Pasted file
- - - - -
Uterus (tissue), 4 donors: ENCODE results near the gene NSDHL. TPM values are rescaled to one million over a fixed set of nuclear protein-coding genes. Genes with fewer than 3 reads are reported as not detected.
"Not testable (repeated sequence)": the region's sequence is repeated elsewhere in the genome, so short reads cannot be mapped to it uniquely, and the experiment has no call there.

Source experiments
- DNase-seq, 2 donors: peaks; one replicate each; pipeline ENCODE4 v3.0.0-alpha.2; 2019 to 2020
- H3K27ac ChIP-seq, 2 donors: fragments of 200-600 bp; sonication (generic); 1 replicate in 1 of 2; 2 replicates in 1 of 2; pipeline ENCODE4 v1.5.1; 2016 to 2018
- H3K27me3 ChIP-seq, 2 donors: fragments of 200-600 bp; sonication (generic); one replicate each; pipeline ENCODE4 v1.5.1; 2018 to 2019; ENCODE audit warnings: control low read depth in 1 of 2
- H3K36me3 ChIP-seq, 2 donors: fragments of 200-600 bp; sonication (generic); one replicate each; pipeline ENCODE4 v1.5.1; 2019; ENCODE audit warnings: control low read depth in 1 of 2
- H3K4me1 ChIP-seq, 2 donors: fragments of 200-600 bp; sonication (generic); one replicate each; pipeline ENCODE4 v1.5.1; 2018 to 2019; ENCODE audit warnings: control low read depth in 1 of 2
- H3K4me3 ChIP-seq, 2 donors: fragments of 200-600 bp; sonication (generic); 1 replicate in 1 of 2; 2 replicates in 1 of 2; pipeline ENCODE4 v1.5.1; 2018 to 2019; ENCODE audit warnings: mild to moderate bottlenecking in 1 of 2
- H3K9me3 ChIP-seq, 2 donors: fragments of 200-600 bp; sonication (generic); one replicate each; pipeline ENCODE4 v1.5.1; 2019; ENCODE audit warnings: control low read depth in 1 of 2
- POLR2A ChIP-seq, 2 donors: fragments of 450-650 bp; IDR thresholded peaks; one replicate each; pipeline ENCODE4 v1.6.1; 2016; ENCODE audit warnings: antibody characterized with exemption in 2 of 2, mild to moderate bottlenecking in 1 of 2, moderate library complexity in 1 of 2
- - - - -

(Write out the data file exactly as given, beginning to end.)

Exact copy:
Uterus (tissue), 4 donors: ENCODE results near the gene NSDHL. TPM values are rescaled to one million over a fixed set of nuclear protein-coding genes. Genes with fewer than 3 reads are reported as not detected.
"Not testable (repeated sequence)": the region's sequence is repeated elsewhere in the genome, so short reads cannot be mapped to it uniquely, and the experiment has no call there.

Source experiments
- DNase-seq, 2 donors: peaks; one replicate each; pipeline ENCODE4 v3.0.0-alpha.2; 2019 to 2020
- H3K27ac ChIP-seq, 2 donors: fragments of 200-600 bp; sonication (generic); 1 replicate in 1 of 2; 2 replicates in 1 of 2; pipeline ENCODE4 v1.5.1; 2016 to 2018
- H3K27me3 ChIP-seq, 2 donors: fragments of 200-600 bp; sonication (generic); one replicate each; pipeline ENCODE4 v1.5.1; 2018 to 2019; ENCODE audit warnings: control low read depth in 1 of 2
- H3K36me3 ChIP-seq, 2 donors: fragments of 200-600 bp; sonication (generic); one replicate each; pipeline ENCODE4 v1.5.1; 2019; ENCODE audit warnings: control low read depth in 1 of 2
- H3K4me1 ChIP-seq, 2 donors: fragments of 200-600 bp; sonication (generic); one replicate each; pipeline ENCODE4 v1.5.1; 2018 to 2019; ENCODE audit warnings: control low read depth in 1 of 2
- H3K4me3 ChIP-seq, 2 donors: fragments of 200-600 bp; sonication (generic); 1 replicate in 1 of 2; 2 replicates in 1 of 2; pipeline ENCODE4 v1.5.1; 2018 to 2019; ENCODE audit warnings: mild to moderate bottlenecking in 1 of 2
- H3K9me3 ChIP-seq, 2 donors: fragments of 200-600 bp; sonication (generic); one replicate each; pipeline ENCODE4 v1.5.1; 2019; ENCODE audit warnings: control low read depth in 1 of 2
- POLR2A ChIP-seq, 2 donors: fragments of 450-650 bp; IDR thresholded peaks; one replicate each; pipeline ENCODE4 v1.6.1; 2016; ENCODE audit warnings: antibody characterized with exemption in 2 of 2, mild to moderate bottlenecking in 1 of 2, moderate library complexity in 1 of 2